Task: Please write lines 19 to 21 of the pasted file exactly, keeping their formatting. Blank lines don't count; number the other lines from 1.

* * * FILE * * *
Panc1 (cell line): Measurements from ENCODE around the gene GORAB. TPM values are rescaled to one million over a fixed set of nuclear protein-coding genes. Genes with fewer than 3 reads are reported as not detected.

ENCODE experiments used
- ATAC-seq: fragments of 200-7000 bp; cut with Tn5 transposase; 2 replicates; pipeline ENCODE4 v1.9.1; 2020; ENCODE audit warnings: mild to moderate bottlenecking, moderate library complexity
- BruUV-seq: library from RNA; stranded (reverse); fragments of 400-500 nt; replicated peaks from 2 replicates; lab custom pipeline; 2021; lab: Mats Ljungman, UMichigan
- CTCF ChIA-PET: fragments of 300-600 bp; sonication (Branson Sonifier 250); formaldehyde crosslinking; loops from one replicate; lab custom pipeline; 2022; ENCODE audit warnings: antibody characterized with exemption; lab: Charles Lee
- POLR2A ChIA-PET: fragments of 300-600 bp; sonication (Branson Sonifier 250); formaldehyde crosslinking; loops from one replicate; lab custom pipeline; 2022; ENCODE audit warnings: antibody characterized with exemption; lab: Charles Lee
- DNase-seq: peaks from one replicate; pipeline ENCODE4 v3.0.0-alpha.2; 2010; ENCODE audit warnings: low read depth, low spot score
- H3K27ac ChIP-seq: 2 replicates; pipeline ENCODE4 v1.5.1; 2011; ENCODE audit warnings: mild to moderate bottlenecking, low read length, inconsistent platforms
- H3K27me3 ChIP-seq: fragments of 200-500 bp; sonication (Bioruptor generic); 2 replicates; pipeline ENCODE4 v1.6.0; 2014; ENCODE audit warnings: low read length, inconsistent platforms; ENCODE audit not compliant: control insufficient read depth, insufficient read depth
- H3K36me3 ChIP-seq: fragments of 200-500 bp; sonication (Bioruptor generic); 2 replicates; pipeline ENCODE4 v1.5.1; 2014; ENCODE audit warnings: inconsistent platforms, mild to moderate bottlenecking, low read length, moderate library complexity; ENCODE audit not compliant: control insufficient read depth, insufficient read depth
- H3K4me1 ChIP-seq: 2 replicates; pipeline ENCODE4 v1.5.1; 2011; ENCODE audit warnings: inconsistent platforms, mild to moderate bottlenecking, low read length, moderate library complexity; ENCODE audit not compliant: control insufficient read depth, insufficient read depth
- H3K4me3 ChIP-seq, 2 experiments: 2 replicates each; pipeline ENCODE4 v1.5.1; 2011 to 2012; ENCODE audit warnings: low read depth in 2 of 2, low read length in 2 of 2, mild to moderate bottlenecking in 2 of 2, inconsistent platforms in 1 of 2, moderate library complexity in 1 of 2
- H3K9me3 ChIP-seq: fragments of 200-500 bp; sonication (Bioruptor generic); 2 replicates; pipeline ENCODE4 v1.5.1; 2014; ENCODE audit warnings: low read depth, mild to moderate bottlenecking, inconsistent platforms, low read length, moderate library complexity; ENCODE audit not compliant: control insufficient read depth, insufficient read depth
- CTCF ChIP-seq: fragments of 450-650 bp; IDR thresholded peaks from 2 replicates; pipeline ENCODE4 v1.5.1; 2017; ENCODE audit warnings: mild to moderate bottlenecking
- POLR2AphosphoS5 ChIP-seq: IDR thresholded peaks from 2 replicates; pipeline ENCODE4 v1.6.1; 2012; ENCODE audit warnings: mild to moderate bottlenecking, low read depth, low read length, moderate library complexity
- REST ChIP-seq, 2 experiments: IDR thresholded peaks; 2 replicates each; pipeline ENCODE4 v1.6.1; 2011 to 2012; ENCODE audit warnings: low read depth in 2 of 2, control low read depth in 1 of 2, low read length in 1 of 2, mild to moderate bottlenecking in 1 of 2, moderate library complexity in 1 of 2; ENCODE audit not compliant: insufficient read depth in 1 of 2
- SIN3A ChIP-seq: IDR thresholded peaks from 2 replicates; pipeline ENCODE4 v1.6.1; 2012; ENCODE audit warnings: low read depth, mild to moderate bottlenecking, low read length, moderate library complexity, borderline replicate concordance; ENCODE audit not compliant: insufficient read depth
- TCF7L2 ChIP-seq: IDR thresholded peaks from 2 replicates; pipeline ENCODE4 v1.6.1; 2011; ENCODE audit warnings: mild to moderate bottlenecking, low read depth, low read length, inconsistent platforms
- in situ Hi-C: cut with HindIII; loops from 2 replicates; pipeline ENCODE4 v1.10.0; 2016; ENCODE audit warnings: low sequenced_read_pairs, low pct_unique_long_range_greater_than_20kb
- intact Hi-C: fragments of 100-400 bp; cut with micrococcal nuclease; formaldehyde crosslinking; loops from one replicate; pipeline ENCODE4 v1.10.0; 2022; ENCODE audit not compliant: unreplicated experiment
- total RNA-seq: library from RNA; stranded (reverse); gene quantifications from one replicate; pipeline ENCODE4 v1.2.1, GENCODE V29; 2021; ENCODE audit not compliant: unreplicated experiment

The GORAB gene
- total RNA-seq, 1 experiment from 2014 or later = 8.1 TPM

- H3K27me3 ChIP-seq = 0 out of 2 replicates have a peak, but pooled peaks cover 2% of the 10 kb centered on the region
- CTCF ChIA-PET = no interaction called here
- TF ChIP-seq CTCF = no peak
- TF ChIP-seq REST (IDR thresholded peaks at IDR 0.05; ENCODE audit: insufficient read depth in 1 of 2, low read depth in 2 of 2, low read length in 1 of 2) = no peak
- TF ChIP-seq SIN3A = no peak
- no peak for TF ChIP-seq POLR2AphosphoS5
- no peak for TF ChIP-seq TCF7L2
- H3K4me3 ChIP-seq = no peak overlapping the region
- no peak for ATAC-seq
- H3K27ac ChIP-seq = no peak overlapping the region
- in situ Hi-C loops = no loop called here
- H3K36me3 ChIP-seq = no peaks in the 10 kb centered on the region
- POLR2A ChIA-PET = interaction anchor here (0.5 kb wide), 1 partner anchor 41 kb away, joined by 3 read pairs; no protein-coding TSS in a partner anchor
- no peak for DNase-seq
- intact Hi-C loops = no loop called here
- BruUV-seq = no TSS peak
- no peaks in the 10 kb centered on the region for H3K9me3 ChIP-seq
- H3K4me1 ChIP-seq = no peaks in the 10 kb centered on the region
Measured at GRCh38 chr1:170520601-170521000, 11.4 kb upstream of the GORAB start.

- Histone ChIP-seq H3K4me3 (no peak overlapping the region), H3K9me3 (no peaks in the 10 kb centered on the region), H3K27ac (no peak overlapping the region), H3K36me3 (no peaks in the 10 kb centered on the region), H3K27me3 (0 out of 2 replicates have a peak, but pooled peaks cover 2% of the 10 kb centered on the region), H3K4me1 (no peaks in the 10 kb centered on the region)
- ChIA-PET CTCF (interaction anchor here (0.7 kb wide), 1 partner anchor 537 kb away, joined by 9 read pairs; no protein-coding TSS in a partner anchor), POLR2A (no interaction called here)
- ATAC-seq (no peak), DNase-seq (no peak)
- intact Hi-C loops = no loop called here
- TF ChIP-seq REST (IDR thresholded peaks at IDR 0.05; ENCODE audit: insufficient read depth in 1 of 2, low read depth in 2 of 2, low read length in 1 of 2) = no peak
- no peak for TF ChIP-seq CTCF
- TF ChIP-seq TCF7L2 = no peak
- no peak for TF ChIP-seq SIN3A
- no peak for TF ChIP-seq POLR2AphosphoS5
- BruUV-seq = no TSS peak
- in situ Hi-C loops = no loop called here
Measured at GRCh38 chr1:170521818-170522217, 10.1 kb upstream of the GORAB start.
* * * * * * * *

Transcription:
- in situ Hi-C: cut with HindIII; loops from 2 replicates; pipeline ENCODE4 v1.10.0; 2016; ENCODE audit warnings: low sequenced_read_pairs, low pct_unique_long_range_greater_than_20kb
- intact Hi-C: fragments of 100-400 bp; cut with micrococcal nuclease; formaldehyde crosslinking; loops from one replicate; pipeline ENCODE4 v1.10.0; 2022; ENCODE audit not compliant: unreplicated experiment
- total RNA-seq: library from RNA; stranded (reverse); gene quantifications from one replicate; pipeline ENCODE4 v1.2.1, GENCODE V29; 2021; ENCODE audit not compliant: unreplicated experiment